Campus / News / February 2, 2011

Endowment in line with size of Knox

The almighty endowment is a multi-million or billion dollar amount that higher education uses to keep a school running.Does it line up with other basic statistics of a school?

Vice President for Finance and Administrative Services Tom Axtell stated that when it comes to presidential salaries, it does.

“The presidential salaries are most highly correlated with the endowment value,” he said. This prompted the search for what else is, and isn’t, correlated with the endowment value.

To keep the study close to home and a small size, it will be limited to the Associated Colleges of the Midwest.

Grinnell College leads the 14-school group with an endowment of $1,076,249,000 in 2009, and Ripon College trails the list with a substantially smaller sum of $45,752,838, according to US News and World Report. There is a big gap between Grinnell and the second place school, Macalester College with an endowment of $544,541,000, but after that, the difference between schools is more gradual.

With the endowment correlation with presidential salaries, based on 2009 tax returns reported on guidestar.org, there are few outlying colleges, including Grinnell and Beloit Colleges, on the low side, and Lake Forest College spikes higher than the colleges with endowment values close to them. Besides those three outliers, the correlation is mostly correct.

The median salary of private-college undergraduate presidents was $387,923 in 2008, according to a Chronicle of Higher Education story on Nov. 14, 2010. Nine out of the 14 presidents in the ACM earned less than that median average. The ACM turned in a median compensation amount of $365,787.

The next statistic up for comparison is the student-teacher ratio. For this comparison, the similarity is a reverse correlation. Unfortunately, there are numerous outliers, according to ratios gathered from the colleges’ websites. This large amount of outliers most likely occurs because the ratio is tied in more with student enrollment than endowment.

With a larger student enrollment, should the endowment be larger to allow for an equal spending on each student?

That correlation is not always correct, according to US News and World Report. There are three major outliers, though, on this comparison too. The schools that stick out the most are St. Olaf and Luther Colleges, which both enroll near 1,000 students more than the schools next to them in the endowment ranking.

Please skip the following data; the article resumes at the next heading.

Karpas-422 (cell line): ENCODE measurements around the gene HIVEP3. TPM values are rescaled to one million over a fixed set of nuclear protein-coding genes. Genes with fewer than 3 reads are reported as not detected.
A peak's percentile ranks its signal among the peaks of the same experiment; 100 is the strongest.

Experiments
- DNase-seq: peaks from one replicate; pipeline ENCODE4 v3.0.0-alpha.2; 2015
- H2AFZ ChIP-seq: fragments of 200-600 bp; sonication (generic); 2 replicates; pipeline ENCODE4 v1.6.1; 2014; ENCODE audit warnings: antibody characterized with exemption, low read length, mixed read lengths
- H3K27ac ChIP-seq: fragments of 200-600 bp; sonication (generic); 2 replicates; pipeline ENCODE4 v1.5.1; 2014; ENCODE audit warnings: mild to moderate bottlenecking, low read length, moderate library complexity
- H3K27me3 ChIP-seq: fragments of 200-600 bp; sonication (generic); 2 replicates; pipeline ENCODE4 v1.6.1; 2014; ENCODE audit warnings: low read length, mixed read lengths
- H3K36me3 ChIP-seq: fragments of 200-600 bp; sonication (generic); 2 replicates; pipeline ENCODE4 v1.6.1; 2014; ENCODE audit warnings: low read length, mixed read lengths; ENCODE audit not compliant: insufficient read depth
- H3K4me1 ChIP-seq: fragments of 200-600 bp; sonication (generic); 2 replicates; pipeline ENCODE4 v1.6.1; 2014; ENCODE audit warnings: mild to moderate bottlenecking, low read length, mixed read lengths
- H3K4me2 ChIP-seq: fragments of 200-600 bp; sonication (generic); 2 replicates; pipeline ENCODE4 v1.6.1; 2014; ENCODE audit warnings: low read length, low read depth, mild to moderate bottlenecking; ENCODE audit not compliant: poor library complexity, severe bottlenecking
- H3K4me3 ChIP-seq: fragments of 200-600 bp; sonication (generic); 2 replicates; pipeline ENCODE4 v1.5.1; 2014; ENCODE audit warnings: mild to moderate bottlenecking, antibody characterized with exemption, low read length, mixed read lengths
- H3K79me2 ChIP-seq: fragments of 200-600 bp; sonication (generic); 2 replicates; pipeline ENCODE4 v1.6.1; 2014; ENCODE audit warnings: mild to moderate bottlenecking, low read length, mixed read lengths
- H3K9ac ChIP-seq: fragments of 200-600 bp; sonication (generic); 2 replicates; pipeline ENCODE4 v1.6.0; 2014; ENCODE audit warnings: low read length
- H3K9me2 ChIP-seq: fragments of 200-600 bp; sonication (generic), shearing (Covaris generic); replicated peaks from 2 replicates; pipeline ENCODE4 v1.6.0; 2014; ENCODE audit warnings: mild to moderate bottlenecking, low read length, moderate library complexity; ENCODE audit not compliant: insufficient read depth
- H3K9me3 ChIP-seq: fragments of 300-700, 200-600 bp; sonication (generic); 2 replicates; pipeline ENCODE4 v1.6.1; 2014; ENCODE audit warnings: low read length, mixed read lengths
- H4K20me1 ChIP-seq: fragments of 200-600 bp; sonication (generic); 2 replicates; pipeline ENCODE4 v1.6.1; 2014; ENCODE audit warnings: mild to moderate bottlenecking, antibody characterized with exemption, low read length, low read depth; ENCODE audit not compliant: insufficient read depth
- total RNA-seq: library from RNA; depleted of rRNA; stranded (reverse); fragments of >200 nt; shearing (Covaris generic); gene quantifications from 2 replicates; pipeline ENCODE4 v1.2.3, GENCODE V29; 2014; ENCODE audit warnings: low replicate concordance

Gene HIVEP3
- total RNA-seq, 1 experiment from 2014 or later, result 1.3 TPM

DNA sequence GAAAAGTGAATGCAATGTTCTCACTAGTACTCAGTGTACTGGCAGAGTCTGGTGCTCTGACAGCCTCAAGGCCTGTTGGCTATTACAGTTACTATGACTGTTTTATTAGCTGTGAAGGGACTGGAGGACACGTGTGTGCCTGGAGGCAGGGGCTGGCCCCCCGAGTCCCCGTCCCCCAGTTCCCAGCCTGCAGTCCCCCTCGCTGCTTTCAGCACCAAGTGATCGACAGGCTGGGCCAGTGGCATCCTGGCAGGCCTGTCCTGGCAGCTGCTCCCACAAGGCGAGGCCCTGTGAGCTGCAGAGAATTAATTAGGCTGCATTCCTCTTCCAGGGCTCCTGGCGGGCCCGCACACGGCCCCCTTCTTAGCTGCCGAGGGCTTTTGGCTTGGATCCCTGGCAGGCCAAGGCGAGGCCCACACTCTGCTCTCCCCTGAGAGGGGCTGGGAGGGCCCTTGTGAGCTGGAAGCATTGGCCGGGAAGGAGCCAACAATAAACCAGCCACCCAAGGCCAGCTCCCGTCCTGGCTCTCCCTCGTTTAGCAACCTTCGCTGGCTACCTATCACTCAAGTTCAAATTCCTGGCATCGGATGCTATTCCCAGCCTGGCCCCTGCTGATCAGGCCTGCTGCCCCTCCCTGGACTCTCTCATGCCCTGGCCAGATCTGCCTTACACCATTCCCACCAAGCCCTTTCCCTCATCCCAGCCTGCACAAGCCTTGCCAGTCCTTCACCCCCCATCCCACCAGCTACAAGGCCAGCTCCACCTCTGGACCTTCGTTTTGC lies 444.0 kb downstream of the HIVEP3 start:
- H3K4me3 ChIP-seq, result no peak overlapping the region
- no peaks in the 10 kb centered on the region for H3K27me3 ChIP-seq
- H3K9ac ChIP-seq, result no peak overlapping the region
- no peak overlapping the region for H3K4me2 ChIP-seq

It could be easy to think that with a larger endowment, the cost to go to the school would be lower, but this is not true. The cost to go to the schools during the 2009-2010 school year was indirectly proportional to endowment size, with the obvious few outliers, according to data from US News and World Report. The schools that go against the grain—Knox, Cornell and Lake Forest Colleges—charge the student a higher rate then the two schools that sit beside the trio; this might be the case so these schools can maintain a lower student-teacher ratio than the two schools around them, which have 2-4 students more per teacher than the trio.

When sorting by student-teacher ratio, the cost to attend becomes more correlated. With more students per teacher, the cost of attendance goes down.

The last collection from the individual college websites was acres of land the school owned, minus large conservation plots o other land owned by the school located away from the main campus. Unfortunately, the relation of acres to endowment is hard to find.

There are most likely two reasons for this inability to correlate. First, the school has most likely maintained this amount of land for a long time with minimal change, while endowment value has greatly fluctuated over the years.

The second possible reason could be the location of each school. If one of the schools is located in a more urban environment, the size of the campus is going to be vastly smaller than a school in a rural environment, where campuses have more opportunity to spread out. This is proven by the fact that Macalester College, ranked second highest in endowment size, is located in an urban environment in St. Paul, Minn, while Ripon College, last in endowment size, has the second biggest campus due to its location in the small town of Ripon, Wis.

Overall, the endowment has a slight connection with some other college statistics, but not as much as one would think. One can do enough sorting of the graphs to find connections from one piece of data to another, but sorting only from endowment size the correlations are minimal, with numerous outliers or no connection at all.

John Williams


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